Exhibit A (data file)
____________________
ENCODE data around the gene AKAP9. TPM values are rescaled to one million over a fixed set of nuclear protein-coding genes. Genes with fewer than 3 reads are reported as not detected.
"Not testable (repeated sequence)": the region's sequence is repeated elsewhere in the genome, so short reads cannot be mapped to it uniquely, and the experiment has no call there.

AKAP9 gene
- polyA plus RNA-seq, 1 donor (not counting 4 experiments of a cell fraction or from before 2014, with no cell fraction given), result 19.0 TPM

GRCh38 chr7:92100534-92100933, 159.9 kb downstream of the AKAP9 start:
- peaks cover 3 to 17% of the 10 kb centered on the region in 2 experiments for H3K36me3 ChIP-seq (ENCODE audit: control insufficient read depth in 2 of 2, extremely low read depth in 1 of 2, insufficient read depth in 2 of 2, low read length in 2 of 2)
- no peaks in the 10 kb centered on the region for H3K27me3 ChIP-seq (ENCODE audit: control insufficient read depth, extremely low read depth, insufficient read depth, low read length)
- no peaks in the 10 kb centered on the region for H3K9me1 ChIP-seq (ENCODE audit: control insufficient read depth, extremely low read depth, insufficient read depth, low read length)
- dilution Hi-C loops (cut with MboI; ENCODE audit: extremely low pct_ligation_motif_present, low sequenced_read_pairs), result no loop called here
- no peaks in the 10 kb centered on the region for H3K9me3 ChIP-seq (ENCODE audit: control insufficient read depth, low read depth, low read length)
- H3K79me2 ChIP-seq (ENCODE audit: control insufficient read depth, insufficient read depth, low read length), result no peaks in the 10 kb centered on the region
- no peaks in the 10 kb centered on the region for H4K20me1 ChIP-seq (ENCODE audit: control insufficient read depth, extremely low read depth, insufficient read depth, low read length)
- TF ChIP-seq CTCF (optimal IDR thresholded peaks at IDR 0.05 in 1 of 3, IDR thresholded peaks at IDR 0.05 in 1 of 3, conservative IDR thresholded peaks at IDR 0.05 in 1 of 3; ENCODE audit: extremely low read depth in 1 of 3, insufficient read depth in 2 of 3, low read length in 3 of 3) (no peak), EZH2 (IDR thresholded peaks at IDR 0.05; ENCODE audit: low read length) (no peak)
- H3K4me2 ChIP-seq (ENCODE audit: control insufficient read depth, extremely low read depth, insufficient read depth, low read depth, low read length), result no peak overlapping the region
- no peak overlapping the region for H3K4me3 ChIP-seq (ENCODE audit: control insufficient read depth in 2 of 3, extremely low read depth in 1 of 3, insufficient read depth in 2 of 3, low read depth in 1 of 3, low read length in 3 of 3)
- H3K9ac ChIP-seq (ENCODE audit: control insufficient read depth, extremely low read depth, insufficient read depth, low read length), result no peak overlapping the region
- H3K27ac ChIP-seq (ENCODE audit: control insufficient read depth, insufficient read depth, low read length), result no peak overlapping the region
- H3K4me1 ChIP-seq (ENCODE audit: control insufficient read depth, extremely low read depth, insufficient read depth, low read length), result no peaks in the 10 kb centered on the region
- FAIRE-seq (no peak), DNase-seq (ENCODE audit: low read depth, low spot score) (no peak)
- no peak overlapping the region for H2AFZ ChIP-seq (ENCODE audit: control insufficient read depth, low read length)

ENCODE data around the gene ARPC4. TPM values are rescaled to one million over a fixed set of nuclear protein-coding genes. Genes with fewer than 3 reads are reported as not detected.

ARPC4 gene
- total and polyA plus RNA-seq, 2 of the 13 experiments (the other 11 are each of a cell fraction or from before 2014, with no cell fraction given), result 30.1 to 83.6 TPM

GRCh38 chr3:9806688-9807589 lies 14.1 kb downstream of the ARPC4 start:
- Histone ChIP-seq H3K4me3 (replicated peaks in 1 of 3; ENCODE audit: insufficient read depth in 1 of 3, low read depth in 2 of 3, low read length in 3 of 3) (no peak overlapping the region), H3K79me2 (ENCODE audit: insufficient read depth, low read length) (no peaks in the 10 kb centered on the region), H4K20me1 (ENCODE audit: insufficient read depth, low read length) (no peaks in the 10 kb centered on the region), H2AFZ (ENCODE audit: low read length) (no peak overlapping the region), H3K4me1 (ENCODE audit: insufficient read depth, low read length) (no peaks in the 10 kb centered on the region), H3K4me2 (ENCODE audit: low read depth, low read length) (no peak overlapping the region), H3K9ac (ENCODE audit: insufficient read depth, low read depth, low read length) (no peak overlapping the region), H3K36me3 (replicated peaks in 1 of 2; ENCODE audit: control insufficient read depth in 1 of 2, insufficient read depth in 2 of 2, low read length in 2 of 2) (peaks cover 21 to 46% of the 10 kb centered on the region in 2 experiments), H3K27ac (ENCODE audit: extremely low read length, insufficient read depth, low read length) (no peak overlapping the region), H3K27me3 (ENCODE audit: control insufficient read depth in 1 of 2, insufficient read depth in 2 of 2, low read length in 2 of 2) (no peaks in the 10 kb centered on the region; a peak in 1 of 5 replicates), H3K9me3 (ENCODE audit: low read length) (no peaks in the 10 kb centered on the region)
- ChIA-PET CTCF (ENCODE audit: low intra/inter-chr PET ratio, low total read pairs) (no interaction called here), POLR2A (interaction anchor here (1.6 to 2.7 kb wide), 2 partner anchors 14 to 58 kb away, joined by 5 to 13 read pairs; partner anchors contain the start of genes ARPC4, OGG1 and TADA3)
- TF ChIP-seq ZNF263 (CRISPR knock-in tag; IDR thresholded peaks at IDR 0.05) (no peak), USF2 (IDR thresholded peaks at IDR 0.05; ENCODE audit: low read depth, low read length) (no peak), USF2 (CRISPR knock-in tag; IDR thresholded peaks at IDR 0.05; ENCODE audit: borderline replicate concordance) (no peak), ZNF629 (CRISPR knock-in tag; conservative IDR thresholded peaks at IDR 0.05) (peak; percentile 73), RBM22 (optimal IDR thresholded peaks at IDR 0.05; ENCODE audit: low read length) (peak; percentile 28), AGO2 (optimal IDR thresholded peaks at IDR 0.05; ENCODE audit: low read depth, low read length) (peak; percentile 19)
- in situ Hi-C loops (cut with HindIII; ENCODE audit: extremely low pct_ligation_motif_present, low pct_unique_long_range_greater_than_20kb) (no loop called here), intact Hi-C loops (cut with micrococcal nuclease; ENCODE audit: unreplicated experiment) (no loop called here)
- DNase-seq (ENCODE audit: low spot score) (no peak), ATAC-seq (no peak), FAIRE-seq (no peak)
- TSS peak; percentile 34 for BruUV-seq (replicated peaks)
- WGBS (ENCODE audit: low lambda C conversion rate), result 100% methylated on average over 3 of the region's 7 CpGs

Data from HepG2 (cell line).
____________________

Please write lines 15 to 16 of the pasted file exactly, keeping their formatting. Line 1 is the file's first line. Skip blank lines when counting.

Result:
- no peak overlapping the region for H3K4me3 ChIP-seq (ENCODE audit: control insufficient read depth in 2 of 3, extremely low read depth in 1 of 3, insufficient read depth in 2 of 3, low read depth in 1 of 3, low read length in 3 of 3)
- H3K9ac ChIP-seq (ENCODE audit: control insufficient read depth, extremely low read depth, insufficient read depth, low read length), result no peak overlapping the region